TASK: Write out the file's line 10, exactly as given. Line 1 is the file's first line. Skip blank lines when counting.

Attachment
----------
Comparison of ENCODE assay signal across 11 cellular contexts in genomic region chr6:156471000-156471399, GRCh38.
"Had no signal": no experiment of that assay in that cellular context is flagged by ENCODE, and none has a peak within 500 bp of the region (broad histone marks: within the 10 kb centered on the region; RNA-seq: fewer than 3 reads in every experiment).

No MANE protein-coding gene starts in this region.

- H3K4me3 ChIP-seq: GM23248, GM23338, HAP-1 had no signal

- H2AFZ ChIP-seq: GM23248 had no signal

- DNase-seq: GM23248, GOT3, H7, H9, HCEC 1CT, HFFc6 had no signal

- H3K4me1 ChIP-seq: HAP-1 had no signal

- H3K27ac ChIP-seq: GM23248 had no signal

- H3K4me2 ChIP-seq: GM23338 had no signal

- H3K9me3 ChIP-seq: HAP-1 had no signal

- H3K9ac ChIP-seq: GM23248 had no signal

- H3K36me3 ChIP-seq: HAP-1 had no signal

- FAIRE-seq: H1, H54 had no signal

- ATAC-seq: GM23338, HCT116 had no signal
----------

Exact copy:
- H3K9me3 ChIP-seq: HAP-1 had no signal